What would you change?

iVillage Member
Registered: 07-17-2007
What would you change?
28
Mon, 04-07-2008 - 1:27pm

I think most of us subscribe to the "whatever works" philosophy for the sah/woh "debate. We know that we live in a real world with real situations and what is "best" or "good enough" for one family may not work in another.

HOWEVER, if you could change things........

If you could change a few aspects of *your* circumstances, what would those be? And would it affect your sah/ptwoh/woh status or your partner's? What would happen? Would you be able to take several years off and be able to go back to your job? Would you and/or your spouse work part-time or reduced hours? Would your job be more "family friendly"? Would your available affordable local daycare center always be staffed with loving, caring, educated, potty training happy people? Would family be available? Would you hire Alice or Mary Poppins? Would you get 6 or 8 weeks of vacation every year?

Okay, that is enough about you.

Now, what would you change about the options/circumstances of what is around you? Daycare availability/affordability? Family friendly companies? More maternity/paternity leave? More vacation time? More accessible free family planning services?

Avatar for mkatherine
iVillage Member
Registered: 03-27-2003
Tue, 04-08-2008 - 6:52am
I'll give you a hint - it's NOT in the US LOL
"If gay Americans are not allowed to get married and have all the benefits that American citizens are entitled to by the Bill of Rights, they should get one hell of a tax break. That is my opinion,"

- Jeane "Dear Abby" Phillips, in an interview with Lisa Leff.

 

Yes. We. Did.

iVillage Member
Registered: 08-29-2002
Tue, 04-08-2008 - 7:18am

Sweden. I should perhaps clarify a bit: the minimum vacation time (6 weeks), access to daycare with a sliding scale fee, universal healthcare, leave for care of sick children and parental leave are all mandated by the government. So those aren't directly related to our jobs; everyone gets those benefits.

We have a fair bit of flexibility because of what we do (both scientists), and I work from home because I don't have a choice (my company is actually located in another country). Dh gets extra vacation, above the 6 week minimum, because of his position in his company (it was negotiated from the beginning). Other people have less flexibility in their jobs and get less vacation than dh. Those depend on the individual jobs and company.

Otoh, we do pay a fair bit in taxes ;-).

iVillage Member
Registered: 07-26-2007
Tue, 04-08-2008 - 7:28am

Hmmmm...On one hand, if I could change anything about my work situation, I'd be able to work at home.

On the other hand, if I did that, I fear they'd learn how little time it takes me to do my job.

~~~~~~~~~

Kitty

~~~~~~~~~

Kitty

"BTW, I hate Lifetime. Their movies will suck you in and all of a sudden you've watched 3 in a row, used every tissue in t

iVillage Member
Registered: 10-13-2007
Tue, 04-08-2008 - 7:47am

When thinking of all the possible places that they could live while reading her post, the US never once crossed my mind!!!

Lori

iVillage Member
Registered: 07-12-2005
Tue, 04-08-2008 - 8:00am

I would relocate my whole family to live where Laura lives.

Ok, in all seriousness, I don't think there is anything I would change. Perhaps I would have found a summer position after my first son was born so that my current job search was easier. Maybe have DH travel less.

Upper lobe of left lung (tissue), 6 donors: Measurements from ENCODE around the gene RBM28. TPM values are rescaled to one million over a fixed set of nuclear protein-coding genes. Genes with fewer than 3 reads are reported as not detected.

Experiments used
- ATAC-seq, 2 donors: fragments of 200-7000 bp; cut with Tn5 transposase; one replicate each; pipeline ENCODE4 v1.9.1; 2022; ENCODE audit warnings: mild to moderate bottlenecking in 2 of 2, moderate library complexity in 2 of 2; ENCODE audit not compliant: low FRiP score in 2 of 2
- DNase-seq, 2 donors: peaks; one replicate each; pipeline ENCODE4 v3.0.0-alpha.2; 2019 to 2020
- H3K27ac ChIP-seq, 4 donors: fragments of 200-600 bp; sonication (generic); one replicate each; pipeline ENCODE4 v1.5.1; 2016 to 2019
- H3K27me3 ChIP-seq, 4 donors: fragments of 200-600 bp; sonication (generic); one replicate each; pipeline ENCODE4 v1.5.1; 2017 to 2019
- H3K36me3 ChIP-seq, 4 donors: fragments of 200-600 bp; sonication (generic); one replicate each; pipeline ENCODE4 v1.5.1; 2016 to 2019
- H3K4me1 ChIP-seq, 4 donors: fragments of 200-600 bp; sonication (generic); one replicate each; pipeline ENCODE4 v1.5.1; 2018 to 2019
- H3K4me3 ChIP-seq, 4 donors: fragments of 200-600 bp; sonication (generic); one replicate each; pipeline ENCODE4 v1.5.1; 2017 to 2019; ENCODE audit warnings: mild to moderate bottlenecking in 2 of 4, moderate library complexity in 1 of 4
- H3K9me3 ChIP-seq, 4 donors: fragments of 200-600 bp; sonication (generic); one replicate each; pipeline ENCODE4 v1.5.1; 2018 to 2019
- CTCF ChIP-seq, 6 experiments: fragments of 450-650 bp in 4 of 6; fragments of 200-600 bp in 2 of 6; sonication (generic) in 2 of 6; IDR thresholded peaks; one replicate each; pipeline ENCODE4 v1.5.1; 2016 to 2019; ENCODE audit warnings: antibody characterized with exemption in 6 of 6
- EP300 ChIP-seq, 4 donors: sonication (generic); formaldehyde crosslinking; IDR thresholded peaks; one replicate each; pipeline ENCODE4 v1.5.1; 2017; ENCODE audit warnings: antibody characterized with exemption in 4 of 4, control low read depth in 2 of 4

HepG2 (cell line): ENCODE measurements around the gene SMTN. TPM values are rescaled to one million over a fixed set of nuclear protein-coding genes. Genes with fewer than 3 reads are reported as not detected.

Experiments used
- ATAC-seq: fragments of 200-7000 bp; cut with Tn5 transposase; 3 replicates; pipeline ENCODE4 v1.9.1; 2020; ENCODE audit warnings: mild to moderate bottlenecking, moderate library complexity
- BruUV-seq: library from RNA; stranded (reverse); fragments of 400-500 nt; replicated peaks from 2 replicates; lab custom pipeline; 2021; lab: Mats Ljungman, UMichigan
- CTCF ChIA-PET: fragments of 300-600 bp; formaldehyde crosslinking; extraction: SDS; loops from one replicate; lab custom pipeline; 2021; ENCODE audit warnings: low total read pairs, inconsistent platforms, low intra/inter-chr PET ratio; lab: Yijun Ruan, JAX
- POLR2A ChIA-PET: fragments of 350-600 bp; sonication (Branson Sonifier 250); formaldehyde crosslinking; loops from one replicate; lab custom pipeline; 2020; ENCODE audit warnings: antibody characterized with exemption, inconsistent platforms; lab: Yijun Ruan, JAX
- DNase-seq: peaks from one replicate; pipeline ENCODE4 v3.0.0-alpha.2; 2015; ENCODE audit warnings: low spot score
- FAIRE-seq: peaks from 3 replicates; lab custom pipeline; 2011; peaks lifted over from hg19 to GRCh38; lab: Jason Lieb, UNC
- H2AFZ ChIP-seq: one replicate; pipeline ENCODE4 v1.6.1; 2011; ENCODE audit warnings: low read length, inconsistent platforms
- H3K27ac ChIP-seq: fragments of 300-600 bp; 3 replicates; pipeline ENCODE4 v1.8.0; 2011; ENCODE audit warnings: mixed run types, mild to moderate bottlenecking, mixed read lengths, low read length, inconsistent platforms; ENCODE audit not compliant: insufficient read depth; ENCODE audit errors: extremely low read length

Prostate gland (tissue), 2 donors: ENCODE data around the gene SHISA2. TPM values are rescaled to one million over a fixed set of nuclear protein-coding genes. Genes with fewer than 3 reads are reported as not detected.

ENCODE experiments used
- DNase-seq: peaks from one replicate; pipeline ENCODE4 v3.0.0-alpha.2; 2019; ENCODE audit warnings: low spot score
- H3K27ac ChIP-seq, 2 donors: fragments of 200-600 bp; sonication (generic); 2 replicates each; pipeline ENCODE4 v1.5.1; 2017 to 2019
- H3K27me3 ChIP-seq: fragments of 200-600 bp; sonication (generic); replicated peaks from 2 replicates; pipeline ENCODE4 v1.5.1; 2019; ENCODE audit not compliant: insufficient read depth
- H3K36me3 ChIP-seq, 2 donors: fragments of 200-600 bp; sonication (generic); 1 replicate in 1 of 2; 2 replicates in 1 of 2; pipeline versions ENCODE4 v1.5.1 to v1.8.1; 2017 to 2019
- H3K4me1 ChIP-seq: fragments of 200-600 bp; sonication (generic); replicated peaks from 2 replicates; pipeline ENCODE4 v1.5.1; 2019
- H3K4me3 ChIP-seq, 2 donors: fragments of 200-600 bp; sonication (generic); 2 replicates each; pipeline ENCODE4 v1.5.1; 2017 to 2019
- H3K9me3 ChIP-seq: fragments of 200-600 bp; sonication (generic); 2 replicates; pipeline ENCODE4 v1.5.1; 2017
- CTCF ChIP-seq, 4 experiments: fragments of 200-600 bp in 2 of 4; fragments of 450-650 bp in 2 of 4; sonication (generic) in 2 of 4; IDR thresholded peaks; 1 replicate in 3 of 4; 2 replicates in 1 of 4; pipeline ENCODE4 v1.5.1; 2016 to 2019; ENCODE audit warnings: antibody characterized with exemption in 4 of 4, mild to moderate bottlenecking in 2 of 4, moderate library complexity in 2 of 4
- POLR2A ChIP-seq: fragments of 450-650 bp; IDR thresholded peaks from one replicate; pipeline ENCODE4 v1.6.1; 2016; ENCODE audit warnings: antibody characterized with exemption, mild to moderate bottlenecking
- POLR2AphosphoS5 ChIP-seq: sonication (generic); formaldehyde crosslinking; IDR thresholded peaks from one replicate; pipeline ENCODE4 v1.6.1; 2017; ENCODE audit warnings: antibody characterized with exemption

Avatar for mkatherine
iVillage Member
Registered: 03-27-2003
Tue, 04-08-2008 - 8:20am

the things I'd change don't really relate to my job which I adore -- except that I"d get paid more LOL.

 

Yes. We. Did.

iVillage Member
Registered: 07-23-2003
Tue, 04-08-2008 - 8:43am

iVillage Member
Registered: 07-17-2007
Tue, 04-08-2008 - 8:49am

"Sometimes though on days like today when being a single mom feels like it is taking every last ounce of joy and energy from my life I think that maybe just maybe I should let Liza live with her dad and Jess and live a normal heterosexual family life and I should just stop trying to be all that I'm trying to be. "

Remember her life might not be the "normal life" but it is her *normal*. Every family, *every*, has aspects of non-normalcy.

For what it is worth, there are days when being a married sahm sucks the last ounce of joy and energy from my life too.

"I feel like I fail her at every turn and my abilities to parent are astonishingly lacking. "

From what you post, I highly doubt that. There are some things children have to work out or work through for themselves. It is hard. She knows you love her. She knows that you are there for her. You can give her strategies to help her overcome her anxieties, but you can't wave a wand and make them go away.

There may come a time when she wants to live mostly with you or her father. I think that is normal. I know DH's cousins children came back and forth between their parents houses freely when they were in JH and HS.

iVillage Member
Registered: 07-12-2005
Tue, 04-08-2008 - 9:08am

ITA.

And I would like to add that wrestling with the non-normalcy aspects of our lives and our families helps us come to terms with the non-normalcy aspects of ourselves. I think it helps children learn individuality, and personal values that are not dependent on the values or opinions of others. IMO, that is healthy.

iVillage Member
Registered: 01-15-2006
Tue, 04-08-2008 - 9:13am

>>Remember her life might not be the "normal life" but it is her *normal*. Every family, *every*, has aspects of non-normalcy <<


beautifully said.